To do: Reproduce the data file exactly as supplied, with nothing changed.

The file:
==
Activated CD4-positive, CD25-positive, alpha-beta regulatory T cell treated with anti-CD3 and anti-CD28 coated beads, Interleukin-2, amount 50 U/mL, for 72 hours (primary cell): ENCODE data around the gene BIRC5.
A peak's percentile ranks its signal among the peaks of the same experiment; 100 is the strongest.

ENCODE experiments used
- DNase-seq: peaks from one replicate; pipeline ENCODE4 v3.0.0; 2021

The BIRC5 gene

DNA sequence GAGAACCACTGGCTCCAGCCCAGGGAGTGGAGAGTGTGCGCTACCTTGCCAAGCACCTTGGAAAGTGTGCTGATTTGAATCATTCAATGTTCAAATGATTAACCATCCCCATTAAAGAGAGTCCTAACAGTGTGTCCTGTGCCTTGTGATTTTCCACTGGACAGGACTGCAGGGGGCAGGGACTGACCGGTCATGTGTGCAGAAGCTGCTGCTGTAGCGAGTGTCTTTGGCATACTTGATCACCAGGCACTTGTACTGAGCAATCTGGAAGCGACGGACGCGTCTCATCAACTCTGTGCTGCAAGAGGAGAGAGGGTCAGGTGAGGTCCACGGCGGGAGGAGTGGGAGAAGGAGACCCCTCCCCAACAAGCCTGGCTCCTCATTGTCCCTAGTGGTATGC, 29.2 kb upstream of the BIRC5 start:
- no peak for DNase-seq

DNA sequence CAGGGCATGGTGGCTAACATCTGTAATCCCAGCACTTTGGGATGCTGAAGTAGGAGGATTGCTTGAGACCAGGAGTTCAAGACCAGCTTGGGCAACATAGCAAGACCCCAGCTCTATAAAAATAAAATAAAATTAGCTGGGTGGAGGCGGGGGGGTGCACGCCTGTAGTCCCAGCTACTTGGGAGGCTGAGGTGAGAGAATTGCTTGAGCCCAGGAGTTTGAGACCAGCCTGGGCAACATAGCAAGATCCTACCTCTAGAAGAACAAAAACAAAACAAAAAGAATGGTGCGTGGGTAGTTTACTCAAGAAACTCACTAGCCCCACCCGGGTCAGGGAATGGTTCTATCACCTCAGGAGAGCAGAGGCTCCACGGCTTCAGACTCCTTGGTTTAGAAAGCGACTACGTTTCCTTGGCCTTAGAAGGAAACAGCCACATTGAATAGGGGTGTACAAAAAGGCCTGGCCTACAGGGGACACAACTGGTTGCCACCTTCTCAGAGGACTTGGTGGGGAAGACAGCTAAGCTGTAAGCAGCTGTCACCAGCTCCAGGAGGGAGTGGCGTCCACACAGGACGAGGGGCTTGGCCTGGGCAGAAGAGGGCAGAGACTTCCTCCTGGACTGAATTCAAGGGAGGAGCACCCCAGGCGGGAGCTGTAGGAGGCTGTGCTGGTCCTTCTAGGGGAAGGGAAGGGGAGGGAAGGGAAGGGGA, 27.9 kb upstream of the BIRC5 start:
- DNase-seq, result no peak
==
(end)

Activated CD4-positive, CD25-positive, alpha-beta regulatory T cell treated with anti-CD3 and anti-CD28 coated beads, Interleukin-2, amount 50 U/mL, for 72 hours (primary cell): ENCODE data around the gene BIRC5.
A peak's percentile ranks its signal among the peaks of the same experiment; 100 is the strongest.

ENCODE experiments used
- DNase-seq: peaks from one replicate; pipeline ENCODE4 v3.0.0; 2021

The BIRC5 gene

DNA sequence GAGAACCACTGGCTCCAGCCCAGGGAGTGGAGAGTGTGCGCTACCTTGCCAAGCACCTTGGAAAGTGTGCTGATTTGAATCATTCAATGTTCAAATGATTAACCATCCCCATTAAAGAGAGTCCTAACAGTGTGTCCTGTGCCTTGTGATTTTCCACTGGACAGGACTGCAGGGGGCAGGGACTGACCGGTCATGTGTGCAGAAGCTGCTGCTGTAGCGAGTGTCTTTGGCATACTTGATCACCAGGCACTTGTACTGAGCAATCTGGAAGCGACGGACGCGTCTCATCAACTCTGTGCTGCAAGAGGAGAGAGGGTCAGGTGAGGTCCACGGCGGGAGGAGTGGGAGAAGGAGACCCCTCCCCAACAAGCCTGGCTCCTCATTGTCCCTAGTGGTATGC, 29.2 kb upstream of the BIRC5 start:
- no peak for DNase-seq

DNA sequence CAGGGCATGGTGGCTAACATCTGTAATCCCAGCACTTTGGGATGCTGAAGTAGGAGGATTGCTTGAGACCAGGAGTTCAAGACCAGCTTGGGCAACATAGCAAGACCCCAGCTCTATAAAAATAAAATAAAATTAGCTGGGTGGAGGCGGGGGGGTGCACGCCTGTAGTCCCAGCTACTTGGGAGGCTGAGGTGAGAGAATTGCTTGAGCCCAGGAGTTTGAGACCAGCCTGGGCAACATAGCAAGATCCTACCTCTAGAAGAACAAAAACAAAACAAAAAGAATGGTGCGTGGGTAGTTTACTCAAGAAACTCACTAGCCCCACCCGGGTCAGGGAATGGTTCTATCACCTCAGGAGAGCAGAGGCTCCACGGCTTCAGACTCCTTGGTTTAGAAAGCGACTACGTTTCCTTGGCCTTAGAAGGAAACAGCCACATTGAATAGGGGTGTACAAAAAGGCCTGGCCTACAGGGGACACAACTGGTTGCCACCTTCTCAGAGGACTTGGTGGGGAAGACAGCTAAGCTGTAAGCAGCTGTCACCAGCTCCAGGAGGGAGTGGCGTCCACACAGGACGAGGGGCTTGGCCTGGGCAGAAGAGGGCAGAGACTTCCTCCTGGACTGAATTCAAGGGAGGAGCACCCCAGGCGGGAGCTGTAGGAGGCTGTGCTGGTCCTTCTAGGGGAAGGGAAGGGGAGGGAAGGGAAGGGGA, 27.9 kb upstream of the BIRC5 start:
- DNase-seq, result no peak